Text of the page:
An online survey was used to obtain information from orthodontic students enrolled in 93 programs in countries where the predominant language is English, with the addition of Hong Kong and Singapore. The programs were divided, for analytical purposes, into the 60 programs in the United States (65%) and the 33 programs in other countries (35%). For ease of description, the latter group was designated the Commonwealth, since all constituent countries (Australia, Canada, Hong Kong, New Zealand, Republic of Ireland, Singapore, South Africa, and United Kingdom) are, or have been, members of the Commonwealth of Nations. The initial contact with each program was made via email, with an exhaustive online search undertaken to obtain the contact details of (in descending order of preference) the individual students, the program director, other faculty members, the faculty secretary, and the dean of the program. The initial e-mail invited the students to visit the provided link to the online survey. Program directors or other faculty members, where applicable, were asked to either forward the e-mail to their students or reply with the addresses of their students so that they could be contacted directly.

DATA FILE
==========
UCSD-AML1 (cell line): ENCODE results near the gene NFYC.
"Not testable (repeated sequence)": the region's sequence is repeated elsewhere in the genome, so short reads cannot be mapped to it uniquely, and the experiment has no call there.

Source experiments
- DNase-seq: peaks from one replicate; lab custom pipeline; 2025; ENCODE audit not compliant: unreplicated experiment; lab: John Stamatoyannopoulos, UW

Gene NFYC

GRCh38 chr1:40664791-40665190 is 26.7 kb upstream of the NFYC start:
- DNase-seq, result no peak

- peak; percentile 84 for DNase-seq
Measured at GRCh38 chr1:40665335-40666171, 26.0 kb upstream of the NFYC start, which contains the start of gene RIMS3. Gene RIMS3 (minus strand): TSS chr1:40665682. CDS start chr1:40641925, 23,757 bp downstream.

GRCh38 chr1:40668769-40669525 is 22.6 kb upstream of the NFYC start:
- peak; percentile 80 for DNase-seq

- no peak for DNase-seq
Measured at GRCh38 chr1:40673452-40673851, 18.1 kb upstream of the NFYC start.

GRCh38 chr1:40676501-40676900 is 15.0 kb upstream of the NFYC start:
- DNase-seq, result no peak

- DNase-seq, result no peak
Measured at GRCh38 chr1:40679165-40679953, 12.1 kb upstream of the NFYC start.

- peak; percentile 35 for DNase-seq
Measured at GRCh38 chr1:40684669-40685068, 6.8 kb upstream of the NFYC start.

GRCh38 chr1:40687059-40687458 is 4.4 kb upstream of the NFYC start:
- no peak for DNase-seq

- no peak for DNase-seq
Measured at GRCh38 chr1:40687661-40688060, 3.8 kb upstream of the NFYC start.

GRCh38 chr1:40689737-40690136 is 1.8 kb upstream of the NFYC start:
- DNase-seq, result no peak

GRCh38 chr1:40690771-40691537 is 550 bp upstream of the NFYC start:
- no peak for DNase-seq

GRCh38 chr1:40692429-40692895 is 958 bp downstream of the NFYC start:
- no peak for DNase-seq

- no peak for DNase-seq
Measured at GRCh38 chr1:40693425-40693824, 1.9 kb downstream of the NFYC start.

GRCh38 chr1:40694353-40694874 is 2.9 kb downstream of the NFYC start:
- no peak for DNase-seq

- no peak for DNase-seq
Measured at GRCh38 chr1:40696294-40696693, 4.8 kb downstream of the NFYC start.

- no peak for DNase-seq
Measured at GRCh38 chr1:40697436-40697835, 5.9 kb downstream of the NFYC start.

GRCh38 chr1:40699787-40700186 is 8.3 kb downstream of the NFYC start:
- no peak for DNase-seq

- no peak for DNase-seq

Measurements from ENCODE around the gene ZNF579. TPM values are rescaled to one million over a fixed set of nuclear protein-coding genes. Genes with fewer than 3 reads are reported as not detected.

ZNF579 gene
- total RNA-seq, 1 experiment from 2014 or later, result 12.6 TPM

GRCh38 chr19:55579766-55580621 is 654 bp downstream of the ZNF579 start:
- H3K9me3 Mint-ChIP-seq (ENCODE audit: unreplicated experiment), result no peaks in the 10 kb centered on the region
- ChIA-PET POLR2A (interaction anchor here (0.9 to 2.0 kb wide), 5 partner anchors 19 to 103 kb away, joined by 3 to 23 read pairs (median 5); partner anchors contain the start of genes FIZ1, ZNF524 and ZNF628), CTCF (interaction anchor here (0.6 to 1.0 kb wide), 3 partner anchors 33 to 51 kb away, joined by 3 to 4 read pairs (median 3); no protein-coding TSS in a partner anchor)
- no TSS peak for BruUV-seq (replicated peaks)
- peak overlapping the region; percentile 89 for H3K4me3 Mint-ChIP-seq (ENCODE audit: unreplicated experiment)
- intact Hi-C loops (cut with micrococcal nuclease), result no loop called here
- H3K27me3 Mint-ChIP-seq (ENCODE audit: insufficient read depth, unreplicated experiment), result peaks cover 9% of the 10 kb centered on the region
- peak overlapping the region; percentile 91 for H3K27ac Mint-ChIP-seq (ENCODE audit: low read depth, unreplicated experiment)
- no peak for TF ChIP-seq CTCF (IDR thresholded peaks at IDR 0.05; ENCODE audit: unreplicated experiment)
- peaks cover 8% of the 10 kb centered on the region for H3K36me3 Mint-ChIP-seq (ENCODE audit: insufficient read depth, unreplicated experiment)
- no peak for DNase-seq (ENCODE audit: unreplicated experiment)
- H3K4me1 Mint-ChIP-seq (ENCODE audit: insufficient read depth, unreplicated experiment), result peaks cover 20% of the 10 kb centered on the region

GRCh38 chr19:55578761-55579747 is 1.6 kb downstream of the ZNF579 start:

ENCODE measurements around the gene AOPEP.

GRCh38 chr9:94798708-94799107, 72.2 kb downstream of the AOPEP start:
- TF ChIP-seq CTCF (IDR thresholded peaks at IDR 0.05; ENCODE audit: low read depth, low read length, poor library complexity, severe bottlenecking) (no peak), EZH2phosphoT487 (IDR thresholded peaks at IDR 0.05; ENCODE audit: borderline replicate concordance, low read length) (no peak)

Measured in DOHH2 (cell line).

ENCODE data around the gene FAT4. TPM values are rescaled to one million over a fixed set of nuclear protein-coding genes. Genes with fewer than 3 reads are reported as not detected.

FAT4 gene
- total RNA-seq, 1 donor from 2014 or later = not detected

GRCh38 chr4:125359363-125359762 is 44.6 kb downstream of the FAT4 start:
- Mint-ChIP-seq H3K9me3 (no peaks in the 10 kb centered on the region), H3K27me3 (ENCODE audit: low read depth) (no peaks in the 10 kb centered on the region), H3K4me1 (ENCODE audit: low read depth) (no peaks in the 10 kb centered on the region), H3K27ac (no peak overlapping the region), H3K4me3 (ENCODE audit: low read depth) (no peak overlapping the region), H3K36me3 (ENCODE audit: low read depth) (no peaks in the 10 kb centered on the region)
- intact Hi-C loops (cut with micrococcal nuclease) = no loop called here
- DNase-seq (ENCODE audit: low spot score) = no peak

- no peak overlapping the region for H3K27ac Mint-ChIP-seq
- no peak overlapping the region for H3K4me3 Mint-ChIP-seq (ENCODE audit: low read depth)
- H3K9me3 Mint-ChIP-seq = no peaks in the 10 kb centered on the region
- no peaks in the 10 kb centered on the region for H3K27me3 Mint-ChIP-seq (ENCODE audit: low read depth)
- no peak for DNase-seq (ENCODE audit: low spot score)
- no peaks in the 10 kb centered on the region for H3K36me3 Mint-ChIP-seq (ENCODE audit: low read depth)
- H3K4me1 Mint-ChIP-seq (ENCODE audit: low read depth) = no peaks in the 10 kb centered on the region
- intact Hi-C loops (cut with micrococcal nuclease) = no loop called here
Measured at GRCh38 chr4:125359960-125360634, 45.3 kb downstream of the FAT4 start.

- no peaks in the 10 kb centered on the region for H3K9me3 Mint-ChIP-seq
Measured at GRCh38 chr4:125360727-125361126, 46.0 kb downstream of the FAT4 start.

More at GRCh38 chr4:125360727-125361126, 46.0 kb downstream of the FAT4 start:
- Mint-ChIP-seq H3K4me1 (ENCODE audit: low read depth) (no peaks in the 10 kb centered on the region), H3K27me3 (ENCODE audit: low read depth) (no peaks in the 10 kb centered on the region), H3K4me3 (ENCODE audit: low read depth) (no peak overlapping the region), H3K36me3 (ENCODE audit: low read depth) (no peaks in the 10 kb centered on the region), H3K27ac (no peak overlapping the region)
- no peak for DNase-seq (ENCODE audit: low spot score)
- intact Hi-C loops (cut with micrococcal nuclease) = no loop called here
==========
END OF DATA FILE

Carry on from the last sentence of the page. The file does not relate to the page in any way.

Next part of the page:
The questionnaire was compiled by using the online survey tool www.surveymonkey.com and was accessible to the respondents between January and March 2007. Questions covered the students’ demographic characteristics and the general, clinical, and financial characteristics of their orthodontic programs. Reminder e-mails were sent to nonrespondents every week during the survey period. Upon closure of the survey, the response data were downloaded from the Web site in a spreadsheet format. All financial data were converted to US dollars by using the appropriate exchange rate on March 26, 2007.